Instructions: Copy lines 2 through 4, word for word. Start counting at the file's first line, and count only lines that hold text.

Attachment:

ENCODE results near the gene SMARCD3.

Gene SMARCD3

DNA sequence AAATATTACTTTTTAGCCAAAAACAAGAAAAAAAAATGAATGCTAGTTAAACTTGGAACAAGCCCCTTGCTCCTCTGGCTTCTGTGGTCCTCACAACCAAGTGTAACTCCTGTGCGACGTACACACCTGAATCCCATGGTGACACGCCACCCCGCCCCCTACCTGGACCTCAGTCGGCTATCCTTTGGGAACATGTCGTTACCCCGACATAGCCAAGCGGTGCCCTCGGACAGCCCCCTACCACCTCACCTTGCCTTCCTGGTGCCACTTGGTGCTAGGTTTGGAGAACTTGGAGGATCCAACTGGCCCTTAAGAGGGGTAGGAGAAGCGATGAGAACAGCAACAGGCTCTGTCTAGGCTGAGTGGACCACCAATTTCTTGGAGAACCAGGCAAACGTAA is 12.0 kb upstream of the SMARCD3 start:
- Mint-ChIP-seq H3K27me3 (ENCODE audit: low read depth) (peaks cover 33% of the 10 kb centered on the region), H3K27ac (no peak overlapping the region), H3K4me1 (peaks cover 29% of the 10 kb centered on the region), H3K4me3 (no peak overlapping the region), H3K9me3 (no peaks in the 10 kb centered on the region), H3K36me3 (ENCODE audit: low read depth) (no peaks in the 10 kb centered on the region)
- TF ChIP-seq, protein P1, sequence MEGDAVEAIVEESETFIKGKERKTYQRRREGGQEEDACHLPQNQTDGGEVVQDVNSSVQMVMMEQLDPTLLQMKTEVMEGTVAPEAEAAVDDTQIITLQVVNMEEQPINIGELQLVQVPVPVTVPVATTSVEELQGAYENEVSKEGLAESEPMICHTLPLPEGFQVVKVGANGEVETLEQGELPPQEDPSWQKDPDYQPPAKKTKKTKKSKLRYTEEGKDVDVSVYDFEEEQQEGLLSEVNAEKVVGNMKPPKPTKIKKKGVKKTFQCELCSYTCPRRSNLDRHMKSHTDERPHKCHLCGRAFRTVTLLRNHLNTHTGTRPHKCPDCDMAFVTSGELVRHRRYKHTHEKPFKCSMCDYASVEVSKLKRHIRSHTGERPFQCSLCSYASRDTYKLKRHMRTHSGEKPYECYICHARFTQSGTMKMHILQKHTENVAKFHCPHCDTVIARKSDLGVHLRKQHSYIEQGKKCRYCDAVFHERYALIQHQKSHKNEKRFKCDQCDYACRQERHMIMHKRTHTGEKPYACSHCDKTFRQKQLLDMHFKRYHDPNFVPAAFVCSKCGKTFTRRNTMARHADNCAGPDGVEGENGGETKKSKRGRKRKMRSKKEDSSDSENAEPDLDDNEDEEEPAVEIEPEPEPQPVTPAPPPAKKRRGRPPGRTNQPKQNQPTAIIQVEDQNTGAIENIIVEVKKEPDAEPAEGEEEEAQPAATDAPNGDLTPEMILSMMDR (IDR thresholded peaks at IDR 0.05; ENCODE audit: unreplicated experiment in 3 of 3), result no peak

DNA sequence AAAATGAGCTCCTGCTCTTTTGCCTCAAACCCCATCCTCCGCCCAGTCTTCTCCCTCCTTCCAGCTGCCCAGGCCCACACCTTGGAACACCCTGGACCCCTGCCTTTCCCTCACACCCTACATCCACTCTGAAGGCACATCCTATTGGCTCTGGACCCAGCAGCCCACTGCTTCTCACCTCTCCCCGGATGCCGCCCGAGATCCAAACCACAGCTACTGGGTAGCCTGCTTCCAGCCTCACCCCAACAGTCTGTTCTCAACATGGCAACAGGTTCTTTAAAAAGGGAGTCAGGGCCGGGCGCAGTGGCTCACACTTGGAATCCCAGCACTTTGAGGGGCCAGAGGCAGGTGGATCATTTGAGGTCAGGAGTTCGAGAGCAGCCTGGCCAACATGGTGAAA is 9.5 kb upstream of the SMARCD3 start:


Gene SMARCD3

DNA sequence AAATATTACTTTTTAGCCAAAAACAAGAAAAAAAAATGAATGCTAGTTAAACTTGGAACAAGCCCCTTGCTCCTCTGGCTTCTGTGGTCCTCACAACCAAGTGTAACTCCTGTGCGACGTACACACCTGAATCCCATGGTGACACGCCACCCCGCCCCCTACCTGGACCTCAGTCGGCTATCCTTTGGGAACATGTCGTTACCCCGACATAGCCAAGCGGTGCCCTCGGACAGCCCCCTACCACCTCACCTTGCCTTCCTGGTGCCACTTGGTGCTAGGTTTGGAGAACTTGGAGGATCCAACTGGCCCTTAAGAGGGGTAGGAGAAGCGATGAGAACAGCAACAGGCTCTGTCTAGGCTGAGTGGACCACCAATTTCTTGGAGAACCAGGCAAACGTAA is 12.0 kb upstream of the SMARCD3 start:
- Mint-ChIP-seq H3K27me3 (ENCODE audit: low read depth) (peaks cover 33% of the 10 kb centered on the region), H3K27ac (no peak overlapping the region), H3K4me1 (peaks cover 29% of the 10 kb centered on the region), H3K4me3 (no peak overlapping the region), H3K9me3 (no peaks in the 10 kb centered on the region), H3K36me3 (ENCODE audit: low read depth) (no peaks in the 10 kb centered on the region)